Previous epidemiological studies pointed out a connection between metastatic breast cancer and autoimmune arthritis. In an attempt to confirm the potential connection, researchers from the University of North Carolina at Charlotte performed a series of experiments on mouse models.
In the previously published studies, it was established that breast cancer associated metastases were significantly higher in arthritic mice -- with a three-fold increase in lung metastases and a two-fold increase in bone metastases. In the recent study, researchers found that mast cells are present in larger numbers in the bones and lungs of arthritic mice compared to non-arthritic mice. Their findings point to a relationship between a particular receptor found on mast cells and the transmembrane stem cell factor (SCF) ligand found on metastatic breast cancer cells.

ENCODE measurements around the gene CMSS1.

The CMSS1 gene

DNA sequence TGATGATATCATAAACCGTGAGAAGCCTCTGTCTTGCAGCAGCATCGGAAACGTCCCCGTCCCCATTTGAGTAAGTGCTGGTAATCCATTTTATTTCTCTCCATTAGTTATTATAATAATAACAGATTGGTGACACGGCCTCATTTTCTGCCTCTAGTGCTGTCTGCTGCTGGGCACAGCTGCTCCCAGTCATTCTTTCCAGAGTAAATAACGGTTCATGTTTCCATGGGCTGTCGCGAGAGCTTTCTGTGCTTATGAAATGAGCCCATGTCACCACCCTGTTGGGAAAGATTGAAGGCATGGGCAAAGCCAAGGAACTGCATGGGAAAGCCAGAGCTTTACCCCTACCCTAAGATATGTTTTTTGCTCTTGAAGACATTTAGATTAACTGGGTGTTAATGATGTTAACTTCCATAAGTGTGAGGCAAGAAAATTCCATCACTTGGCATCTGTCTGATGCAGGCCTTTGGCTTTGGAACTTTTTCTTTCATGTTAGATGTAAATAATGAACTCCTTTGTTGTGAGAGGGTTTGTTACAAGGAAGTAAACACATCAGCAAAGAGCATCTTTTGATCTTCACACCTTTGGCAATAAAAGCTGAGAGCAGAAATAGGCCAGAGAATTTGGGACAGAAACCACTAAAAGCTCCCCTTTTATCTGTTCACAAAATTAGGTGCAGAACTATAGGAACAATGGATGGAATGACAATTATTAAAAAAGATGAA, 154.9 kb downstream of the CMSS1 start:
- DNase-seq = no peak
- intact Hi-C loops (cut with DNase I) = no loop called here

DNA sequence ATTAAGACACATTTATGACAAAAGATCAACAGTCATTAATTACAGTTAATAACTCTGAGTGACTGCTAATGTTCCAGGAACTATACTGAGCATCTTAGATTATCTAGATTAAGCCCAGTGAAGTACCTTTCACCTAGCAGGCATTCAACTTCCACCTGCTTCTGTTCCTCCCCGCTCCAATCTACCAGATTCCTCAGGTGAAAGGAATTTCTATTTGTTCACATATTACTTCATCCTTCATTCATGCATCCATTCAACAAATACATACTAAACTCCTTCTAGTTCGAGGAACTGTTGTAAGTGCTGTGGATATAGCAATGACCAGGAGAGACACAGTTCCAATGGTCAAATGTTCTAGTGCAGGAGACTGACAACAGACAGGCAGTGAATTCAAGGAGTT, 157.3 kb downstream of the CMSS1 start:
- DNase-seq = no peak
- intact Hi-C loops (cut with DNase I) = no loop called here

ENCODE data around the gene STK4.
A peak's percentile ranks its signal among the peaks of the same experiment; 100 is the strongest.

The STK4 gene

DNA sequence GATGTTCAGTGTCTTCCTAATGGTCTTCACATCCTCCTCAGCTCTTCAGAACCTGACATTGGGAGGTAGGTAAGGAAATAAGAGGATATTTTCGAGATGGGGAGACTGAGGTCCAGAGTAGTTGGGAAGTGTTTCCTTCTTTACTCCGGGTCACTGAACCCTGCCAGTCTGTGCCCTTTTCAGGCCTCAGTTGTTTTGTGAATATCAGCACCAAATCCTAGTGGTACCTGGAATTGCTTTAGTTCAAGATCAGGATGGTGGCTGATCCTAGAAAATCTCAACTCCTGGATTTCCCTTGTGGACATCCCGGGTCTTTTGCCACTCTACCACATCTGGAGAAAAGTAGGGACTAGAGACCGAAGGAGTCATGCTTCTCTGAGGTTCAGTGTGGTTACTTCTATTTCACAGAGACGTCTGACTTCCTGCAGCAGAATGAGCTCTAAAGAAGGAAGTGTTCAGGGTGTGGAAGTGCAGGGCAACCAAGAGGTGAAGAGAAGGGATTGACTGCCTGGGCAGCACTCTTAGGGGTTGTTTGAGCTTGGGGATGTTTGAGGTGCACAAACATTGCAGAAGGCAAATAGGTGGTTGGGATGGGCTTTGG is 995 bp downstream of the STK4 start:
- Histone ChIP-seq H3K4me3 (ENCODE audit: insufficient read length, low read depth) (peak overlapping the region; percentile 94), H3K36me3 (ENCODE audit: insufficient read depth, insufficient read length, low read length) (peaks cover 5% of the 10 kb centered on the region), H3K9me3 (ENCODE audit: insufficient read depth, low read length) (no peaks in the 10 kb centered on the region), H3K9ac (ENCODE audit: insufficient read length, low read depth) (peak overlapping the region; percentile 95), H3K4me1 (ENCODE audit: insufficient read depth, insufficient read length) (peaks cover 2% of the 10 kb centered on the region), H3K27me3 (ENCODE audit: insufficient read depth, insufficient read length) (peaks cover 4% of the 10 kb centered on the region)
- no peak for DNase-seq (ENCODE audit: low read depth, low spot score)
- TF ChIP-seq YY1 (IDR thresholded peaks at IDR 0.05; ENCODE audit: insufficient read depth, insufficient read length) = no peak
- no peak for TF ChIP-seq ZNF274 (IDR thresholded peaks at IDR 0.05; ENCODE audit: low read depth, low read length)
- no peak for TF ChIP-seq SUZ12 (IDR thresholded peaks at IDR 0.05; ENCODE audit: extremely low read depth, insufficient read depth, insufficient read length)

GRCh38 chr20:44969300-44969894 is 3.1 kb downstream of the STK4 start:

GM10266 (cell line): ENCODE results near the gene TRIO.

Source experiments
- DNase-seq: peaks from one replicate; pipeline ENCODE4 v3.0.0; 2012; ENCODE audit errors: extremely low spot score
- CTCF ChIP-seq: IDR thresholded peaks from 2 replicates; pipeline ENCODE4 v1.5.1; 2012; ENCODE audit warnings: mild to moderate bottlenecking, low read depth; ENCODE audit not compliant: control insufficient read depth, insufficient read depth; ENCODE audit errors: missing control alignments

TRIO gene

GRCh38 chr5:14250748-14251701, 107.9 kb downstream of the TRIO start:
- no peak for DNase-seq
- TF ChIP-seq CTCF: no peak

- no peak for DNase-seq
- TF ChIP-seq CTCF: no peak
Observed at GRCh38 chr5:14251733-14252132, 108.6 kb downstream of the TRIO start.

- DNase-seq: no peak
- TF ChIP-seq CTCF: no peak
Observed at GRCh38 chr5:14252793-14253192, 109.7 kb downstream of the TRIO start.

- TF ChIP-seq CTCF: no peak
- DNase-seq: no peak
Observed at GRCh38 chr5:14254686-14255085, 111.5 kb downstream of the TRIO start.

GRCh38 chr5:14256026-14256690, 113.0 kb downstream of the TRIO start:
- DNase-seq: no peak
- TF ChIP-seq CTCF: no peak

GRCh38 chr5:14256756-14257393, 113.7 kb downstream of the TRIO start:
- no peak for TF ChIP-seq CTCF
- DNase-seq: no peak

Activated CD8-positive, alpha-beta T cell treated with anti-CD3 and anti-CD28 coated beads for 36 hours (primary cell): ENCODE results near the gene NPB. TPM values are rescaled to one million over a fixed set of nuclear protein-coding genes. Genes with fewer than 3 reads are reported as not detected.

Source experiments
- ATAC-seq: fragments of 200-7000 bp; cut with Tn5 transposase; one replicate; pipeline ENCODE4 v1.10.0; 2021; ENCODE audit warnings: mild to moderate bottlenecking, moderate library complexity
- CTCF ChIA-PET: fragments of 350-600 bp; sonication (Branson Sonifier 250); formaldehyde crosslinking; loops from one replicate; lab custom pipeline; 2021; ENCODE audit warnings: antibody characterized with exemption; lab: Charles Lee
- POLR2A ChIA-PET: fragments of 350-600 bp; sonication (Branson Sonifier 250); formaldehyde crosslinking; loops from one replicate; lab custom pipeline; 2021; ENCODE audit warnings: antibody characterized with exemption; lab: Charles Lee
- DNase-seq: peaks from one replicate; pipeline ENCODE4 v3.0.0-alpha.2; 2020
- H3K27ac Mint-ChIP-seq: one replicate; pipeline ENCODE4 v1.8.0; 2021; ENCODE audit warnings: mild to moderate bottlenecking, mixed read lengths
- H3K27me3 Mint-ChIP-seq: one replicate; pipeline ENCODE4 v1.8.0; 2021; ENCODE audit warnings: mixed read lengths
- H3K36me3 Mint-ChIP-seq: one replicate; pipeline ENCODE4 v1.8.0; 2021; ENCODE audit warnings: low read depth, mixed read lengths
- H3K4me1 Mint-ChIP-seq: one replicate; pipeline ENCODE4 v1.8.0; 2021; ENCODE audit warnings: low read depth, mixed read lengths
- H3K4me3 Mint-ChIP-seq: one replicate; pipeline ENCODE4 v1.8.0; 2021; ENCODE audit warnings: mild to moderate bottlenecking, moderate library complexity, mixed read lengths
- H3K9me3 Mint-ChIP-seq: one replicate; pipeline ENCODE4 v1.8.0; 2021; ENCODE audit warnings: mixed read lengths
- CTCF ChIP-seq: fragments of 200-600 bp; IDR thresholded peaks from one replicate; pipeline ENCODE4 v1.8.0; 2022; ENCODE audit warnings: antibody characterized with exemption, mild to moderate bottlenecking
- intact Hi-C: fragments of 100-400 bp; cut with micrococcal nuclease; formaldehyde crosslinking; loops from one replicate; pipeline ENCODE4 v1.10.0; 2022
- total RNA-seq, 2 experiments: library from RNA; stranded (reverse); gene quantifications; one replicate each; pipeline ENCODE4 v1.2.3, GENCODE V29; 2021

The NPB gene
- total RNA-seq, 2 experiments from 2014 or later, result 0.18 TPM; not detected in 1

Researchers concluded that autoimmune arthritis increases the intensity of metastatic breast cancer because bone marrow stem cells in autoimmune arthritis patients have greater potential to differentiate into mast cells. The hope is that these findings will lead to new treatment options.
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